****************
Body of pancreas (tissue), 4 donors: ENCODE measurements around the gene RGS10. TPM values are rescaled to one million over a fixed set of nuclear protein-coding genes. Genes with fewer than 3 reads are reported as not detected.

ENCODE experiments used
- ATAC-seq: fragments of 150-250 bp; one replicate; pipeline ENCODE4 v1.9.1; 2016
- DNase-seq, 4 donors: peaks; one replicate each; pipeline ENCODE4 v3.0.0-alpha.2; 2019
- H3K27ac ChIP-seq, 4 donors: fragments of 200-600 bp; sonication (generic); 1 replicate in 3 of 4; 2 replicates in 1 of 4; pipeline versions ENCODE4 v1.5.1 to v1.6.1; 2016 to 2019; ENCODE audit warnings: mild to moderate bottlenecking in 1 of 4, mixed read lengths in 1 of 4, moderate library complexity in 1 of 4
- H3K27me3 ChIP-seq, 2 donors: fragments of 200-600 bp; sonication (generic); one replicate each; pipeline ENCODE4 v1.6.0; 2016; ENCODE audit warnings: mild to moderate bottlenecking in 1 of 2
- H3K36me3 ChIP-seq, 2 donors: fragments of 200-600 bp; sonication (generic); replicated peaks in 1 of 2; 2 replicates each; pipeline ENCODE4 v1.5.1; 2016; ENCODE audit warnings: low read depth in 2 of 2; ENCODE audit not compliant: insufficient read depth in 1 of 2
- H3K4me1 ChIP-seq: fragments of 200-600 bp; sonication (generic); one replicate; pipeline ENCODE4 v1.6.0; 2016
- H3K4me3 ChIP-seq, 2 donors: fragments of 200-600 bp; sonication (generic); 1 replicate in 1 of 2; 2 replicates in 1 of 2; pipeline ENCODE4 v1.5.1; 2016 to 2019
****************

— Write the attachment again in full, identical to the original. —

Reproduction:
Body of pancreas (tissue), 4 donors: ENCODE measurements around the gene RGS10. TPM values are rescaled to one million over a fixed set of nuclear protein-coding genes. Genes with fewer than 3 reads are reported as not detected.

ENCODE experiments used
- ATAC-seq: fragments of 150-250 bp; one replicate; pipeline ENCODE4 v1.9.1; 2016
- DNase-seq, 4 donors: peaks; one replicate each; pipeline ENCODE4 v3.0.0-alpha.2; 2019
- H3K27ac ChIP-seq, 4 donors: fragments of 200-600 bp; sonication (generic); 1 replicate in 3 of 4; 2 replicates in 1 of 4; pipeline versions ENCODE4 v1.5.1 to v1.6.1; 2016 to 2019; ENCODE audit warnings: mild to moderate bottlenecking in 1 of 4, mixed read lengths in 1 of 4, moderate library complexity in 1 of 4
- H3K27me3 ChIP-seq, 2 donors: fragments of 200-600 bp; sonication (generic); one replicate each; pipeline ENCODE4 v1.6.0; 2016; ENCODE audit warnings: mild to moderate bottlenecking in 1 of 2
- H3K36me3 ChIP-seq, 2 donors: fragments of 200-600 bp; sonication (generic); replicated peaks in 1 of 2; 2 replicates each; pipeline ENCODE4 v1.5.1; 2016; ENCODE audit warnings: low read depth in 2 of 2; ENCODE audit not compliant: insufficient read depth in 1 of 2
- H3K4me1 ChIP-seq: fragments of 200-600 bp; sonication (generic); one replicate; pipeline ENCODE4 v1.6.0; 2016
- H3K4me3 ChIP-seq, 2 donors: fragments of 200-600 bp; sonication (generic); 1 replicate in 1 of 2; 2 replicates in 1 of 2; pipeline ENCODE4 v1.5.1; 2016 to 2019